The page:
Valentine’s day was Saturday…
Went to a nice restaurant on the beach in Clearwater.
Our table had a beautiful view of the beach and a small courtyard where the resort was hosting one wedding after another. Guess it was a good day for romance.
As our meal concluded I noticed a wedding beginning. It was a small event, maybe 20 people in attendance, but it was sweet. The bride was a pleasant looking blonde in her mid 30s.She wore a beige lacy dress that matched exactly the oufit of the other bride — another middle aged blonde. That my friends was a first for me (not that there’s anything wrong with that).
After lunch, we had some ice cream, talked to a guy who was smoking cigarettes and selling pictures. For 20 bucks he would use your cell phone to snap a few shots with his two live parrots.
Next we found table at the Surfside Taphouse Bar and Grill where we enjoyed a cold beverage and listened to a live guitar player, sing bad Bruce Springsteen and Neil Young covers.
We capped the evening off with a trip to the movies.
Seems my wife bought us tickets to some flick about a guy with an erotic relationship with an all you can eat buffet. I think it was called “50 Shades of Gravy”… or something like that. Best I can recall, the first scene was at a Golden Corral. Not real sure, though.
I fell asleep.
Anyway, when we got home and turned on the news, I saw all these reports about the snow in Boston.
Wow! Sorry ’bout all that!
Those of you in the Northeast are getting hammered!
All that cold weather reminded me of a common problem every ballplayer has experienced — especially in cold weather states… SHRINKAGE.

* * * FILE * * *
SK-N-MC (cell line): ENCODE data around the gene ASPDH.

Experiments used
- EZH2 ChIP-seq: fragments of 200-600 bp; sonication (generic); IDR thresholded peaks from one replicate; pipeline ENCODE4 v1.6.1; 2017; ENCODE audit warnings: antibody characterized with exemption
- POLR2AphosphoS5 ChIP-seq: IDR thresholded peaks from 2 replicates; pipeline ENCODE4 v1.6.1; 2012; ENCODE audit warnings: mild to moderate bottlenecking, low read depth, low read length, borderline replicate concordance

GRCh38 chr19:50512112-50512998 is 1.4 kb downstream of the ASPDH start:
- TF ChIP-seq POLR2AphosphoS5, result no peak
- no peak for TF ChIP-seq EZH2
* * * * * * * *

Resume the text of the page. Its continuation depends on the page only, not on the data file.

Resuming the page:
It happens every year.
Pitchers come to us in the off-season.
We interview them.
How much did you pitch this past off-season?
What is the number one constraint holding you back from improving and advancing the next level in your game?
Is it velocity, command, recoverability, or arm health?
Then we do a physical assessment.
We look for limitations in scapular rhythm, shoulder mobility, thoracic mobility, hip mobility, and ankle mobility.
We conduct a Functional Movement Screen, and a high-speed video analysis of his movement patterns.
We sit down, prioritize his limitations and significant opportunities and come up with a training plan – the perfect blend of drills and exercises to help him achieve his goals.
And then we get to work on getting the guy where he wants to be!
Make no mistake, the work is hard… and it’s smart.
The goal is always to have the player performing at peak level when he toes the rubber for the first outing of his season… and our guys are ALWAYS ready.
But many times, when they join their teams, the plan changes.
Business around here gets slow. Our students are unable to come to us for training, because their time is consumed with practices filled with important activities like hitting fungoes and shagging fly balls.
The typical pattern is this.
They start out like gangbusters.
Their physical constraints are erased.
Their movement patterns and clean.
They’re throwing laser guided missiles and deadly off speed stuff.
They feel good. Their confidence is sky-high.